The middle school years can be tough, but they’re also rich with opportunity. Your kid is becoming more fully who they are (and testing all the boundaries along the way). They’re building relationships independently from you, finding their passions, and thinking about big issues that affect their lives.
It might seem like there’s not a lot we can do for them now—especially since they don’t want to spend a lot of time with us anymore. But they still need us. Read on for strategies to help your tween navigate the demands of school, build their study and life skills, and think ahead to high school and beyond.
What to Focus On
Thinking & Learning
Reading, Writing, and Discussing Complex Topics
Elementary school is all about the building blocks of learning—reading, writing, and math. Middle school is where your kid really starts to put those building blocks to use. They’ll be asked to consider multiple points of view, ask bigger and tougher questions, and think more deeply about complex issues in the world, from climate change to immigration to technology.
Developing Media Literacy
Your child has likely been getting comfortable with technology for a few years now. But in middle school their exposure to the digital world will really take off. What kinds of skills should they develop during these years to navigate the on- and offline media around them?
Math Gets Real
Okay, now the math homework is really getting too hard for us to help with. Your middle school mathematician is delving deeper into geometry, building a foundation in algebra, and applying math to real-world situations. The equations might sound out there, but middle school math matters: mastering math now sets them up for success in high school—and even for earning their diploma and heading to college.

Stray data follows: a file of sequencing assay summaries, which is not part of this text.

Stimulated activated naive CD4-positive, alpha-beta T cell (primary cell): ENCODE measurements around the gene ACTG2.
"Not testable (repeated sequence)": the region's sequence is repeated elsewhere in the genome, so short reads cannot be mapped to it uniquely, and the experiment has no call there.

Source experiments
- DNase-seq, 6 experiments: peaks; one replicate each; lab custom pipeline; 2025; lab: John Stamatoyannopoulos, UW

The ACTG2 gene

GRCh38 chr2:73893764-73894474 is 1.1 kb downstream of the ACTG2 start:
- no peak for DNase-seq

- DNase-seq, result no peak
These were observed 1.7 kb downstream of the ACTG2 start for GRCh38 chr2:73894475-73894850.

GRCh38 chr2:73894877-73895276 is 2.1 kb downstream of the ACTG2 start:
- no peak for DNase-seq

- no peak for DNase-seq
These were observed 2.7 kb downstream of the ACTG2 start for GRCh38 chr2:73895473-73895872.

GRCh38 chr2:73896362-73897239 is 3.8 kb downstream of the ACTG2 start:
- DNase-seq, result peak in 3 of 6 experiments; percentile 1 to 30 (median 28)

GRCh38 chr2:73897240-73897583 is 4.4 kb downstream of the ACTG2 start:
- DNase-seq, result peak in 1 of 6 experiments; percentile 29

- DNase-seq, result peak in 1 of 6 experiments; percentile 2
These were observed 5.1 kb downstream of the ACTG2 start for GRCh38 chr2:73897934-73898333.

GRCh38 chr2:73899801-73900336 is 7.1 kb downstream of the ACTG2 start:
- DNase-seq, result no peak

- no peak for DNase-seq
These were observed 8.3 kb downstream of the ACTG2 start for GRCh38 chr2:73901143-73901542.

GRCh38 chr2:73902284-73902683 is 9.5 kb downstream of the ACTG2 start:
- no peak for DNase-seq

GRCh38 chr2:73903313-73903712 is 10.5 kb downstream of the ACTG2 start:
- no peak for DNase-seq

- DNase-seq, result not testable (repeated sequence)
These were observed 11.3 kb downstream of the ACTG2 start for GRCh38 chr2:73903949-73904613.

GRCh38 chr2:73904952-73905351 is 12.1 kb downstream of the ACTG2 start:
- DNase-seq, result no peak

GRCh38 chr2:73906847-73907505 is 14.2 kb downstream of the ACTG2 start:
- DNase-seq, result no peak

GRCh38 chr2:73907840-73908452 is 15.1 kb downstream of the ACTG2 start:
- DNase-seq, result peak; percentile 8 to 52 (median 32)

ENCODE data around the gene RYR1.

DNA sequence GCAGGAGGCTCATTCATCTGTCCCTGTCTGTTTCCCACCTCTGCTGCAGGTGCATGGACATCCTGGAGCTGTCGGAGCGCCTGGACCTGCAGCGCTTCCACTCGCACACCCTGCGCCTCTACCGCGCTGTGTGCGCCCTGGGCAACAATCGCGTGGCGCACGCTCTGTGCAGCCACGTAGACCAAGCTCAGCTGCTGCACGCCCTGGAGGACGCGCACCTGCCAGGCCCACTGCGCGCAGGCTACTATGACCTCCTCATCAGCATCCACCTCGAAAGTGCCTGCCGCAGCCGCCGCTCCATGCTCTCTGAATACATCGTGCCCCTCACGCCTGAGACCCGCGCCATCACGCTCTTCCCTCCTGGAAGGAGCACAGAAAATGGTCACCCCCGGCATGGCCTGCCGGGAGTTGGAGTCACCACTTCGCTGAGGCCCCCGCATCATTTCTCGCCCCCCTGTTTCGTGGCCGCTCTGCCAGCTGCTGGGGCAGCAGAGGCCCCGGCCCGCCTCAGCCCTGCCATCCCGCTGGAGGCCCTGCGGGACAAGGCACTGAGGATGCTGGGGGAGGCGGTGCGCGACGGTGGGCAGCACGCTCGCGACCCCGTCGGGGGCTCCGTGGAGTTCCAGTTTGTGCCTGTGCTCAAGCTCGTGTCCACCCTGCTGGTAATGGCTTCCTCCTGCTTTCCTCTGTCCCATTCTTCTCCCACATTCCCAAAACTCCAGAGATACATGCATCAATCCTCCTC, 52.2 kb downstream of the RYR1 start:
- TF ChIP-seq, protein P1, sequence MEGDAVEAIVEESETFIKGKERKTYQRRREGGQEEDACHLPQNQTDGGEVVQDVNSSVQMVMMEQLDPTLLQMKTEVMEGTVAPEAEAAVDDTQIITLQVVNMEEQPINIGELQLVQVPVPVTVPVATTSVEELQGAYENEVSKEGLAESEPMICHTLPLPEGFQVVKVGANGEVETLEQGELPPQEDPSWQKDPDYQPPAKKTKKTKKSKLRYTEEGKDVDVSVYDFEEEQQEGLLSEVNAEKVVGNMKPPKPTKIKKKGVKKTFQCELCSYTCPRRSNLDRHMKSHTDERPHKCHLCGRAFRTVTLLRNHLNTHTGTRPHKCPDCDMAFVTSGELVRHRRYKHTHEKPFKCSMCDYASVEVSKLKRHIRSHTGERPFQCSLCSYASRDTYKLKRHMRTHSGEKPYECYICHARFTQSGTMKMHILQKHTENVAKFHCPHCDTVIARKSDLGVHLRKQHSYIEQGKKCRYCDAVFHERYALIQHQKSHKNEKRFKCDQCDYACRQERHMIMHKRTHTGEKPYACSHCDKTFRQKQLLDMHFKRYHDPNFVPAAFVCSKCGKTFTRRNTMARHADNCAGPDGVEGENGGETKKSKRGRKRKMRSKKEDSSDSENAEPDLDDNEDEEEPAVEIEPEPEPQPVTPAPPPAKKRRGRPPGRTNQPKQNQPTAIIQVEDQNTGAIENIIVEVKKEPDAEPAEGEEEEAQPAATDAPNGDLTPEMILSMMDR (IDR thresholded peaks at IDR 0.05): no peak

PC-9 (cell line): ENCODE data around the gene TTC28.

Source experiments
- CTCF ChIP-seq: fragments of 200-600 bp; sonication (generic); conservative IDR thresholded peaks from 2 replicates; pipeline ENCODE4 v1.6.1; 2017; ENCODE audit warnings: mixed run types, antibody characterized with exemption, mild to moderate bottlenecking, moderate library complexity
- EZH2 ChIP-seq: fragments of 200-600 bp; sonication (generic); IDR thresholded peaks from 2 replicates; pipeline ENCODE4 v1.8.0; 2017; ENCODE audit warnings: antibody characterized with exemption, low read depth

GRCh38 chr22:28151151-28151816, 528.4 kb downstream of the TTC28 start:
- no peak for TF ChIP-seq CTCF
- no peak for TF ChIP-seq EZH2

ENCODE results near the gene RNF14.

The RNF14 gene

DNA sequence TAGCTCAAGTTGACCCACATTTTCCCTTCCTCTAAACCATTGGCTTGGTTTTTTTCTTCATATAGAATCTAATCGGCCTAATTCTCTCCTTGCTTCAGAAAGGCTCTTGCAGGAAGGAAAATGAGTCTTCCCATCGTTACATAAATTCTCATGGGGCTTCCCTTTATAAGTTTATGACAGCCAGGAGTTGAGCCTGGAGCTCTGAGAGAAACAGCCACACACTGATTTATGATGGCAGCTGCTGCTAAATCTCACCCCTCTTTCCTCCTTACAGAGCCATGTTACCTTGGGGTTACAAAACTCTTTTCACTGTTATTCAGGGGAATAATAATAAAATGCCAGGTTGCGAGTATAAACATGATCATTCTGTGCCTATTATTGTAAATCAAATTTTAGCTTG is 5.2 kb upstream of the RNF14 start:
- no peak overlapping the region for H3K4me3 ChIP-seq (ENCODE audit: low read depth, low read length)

What’s Going On With Science and Social Studies?
In elementary school, it can feel like literacy and math are The Big Subjects, with science and social studies taking a back seat. But by middle school, your child should have both science and social studies as a consistent part of their school day. The curriculum can vary widely by school, but you can still expect your child to be learning a core set of skills in each subject.
Leveling Up Their Study Skills
Your child probably spent some time in elementary school working on skills like time management, staying on top of their assignments, and organizing themselves at home and school. But now they have to do a lot more on their own, so they’ll be building on those skills and extending them.
Staying Safe and Smart Online
It’s a lost cause to try to keep your middle schooler offline all together. But while you still have some influence over them, it’s a great time to set boundaries, expectations, and help them develop the tools to live in the digital world in ways that feel safe and smart.
Social / Emotional
Who Am I, Anyway?
Ahh, middle school. The social dynamics. The drama. The feelings. Wouldn’t you love to go back and experience it all over again? Just kidding, neither would we.
Making Tough Decisions
Just like these are the years to have conversations about staying safe online, it’s also the time to talk about staying safe in the world. Your tween needs to build the skills to navigate peer pressure, changing social dynamics, and the difficult choices they’ll be presented with as they get older.
How to Help Your Tween
3 Ways to Support Your Child’s Development at Home